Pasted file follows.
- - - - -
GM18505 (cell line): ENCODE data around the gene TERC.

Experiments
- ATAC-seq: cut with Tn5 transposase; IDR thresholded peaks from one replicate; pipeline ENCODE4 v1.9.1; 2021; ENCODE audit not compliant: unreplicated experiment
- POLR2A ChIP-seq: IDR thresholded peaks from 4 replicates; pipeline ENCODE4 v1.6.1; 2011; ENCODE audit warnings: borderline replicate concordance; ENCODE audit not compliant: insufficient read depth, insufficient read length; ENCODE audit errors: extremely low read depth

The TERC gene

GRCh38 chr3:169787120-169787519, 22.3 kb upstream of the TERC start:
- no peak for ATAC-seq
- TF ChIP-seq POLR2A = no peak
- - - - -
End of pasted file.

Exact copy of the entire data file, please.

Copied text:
GM18505 (cell line): ENCODE data around the gene TERC.

Experiments
- ATAC-seq: cut with Tn5 transposase; IDR thresholded peaks from one replicate; pipeline ENCODE4 v1.9.1; 2021; ENCODE audit not compliant: unreplicated experiment
- POLR2A ChIP-seq: IDR thresholded peaks from 4 replicates; pipeline ENCODE4 v1.6.1; 2011; ENCODE audit warnings: borderline replicate concordance; ENCODE audit not compliant: insufficient read depth, insufficient read length; ENCODE audit errors: extremely low read depth

The TERC gene

GRCh38 chr3:169787120-169787519, 22.3 kb upstream of the TERC start:
- no peak for ATAC-seq
- TF ChIP-seq POLR2A = no peak